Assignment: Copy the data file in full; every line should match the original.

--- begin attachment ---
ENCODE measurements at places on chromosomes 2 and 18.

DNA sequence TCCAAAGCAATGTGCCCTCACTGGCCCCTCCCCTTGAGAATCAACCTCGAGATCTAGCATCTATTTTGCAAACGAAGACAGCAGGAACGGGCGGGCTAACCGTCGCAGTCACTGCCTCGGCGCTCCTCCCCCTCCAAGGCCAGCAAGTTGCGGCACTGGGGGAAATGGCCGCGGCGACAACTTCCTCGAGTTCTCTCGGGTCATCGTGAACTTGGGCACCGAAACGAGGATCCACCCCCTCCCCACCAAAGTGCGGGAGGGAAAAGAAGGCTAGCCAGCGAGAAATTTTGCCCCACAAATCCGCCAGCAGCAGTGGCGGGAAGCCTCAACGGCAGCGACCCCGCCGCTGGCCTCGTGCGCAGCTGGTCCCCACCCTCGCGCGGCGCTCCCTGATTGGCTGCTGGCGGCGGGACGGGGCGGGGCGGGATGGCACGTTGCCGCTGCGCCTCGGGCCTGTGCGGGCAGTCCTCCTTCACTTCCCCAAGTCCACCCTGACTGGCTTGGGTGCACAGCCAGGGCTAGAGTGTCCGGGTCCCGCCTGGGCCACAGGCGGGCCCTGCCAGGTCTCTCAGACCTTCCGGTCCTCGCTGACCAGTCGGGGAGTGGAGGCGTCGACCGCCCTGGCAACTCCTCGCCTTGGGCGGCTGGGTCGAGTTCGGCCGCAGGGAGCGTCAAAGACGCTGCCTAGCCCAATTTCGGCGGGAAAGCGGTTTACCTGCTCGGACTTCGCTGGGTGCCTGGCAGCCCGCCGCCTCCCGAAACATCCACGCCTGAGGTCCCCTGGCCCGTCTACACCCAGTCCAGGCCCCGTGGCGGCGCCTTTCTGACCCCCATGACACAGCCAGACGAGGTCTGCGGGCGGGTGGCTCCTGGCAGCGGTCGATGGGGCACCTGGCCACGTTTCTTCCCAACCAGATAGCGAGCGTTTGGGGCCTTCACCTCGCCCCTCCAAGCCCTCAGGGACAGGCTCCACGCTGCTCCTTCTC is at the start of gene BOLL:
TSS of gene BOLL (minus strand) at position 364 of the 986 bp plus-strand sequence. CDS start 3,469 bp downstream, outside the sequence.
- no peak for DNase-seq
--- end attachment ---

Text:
ENCODE measurements at places on chromosomes 2 and 18.

DNA sequence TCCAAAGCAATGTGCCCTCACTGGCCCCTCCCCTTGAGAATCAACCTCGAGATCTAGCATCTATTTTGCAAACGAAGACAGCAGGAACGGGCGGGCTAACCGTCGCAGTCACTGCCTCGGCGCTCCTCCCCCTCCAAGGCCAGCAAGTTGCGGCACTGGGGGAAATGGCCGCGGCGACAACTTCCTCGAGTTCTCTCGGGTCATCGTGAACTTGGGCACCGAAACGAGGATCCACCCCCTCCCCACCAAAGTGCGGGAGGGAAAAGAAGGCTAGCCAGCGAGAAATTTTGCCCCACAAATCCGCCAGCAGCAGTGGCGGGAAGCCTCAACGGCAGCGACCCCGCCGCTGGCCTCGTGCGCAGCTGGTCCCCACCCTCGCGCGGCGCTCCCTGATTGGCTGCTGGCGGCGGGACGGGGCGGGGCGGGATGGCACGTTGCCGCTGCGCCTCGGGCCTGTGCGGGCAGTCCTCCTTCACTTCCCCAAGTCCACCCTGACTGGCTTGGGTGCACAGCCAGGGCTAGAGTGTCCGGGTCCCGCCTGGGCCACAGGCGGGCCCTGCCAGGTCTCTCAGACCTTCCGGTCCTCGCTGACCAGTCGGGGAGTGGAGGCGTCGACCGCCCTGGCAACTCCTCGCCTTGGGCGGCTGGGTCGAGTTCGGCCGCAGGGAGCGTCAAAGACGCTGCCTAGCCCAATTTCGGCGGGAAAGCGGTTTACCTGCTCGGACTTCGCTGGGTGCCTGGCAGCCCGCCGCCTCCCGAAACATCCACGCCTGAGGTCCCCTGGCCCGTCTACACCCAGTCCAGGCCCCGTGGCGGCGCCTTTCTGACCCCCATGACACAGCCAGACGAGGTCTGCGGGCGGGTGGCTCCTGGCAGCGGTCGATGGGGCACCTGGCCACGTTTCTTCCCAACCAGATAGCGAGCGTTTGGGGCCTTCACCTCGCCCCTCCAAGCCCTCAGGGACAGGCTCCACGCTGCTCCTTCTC is at the start of gene BOLL:
TSS of gene BOLL (minus strand) at position 364 of the 986 bp plus-strand sequence. CDS start 3,469 bp downstream, outside the sequence.
- no peak for DNase-seq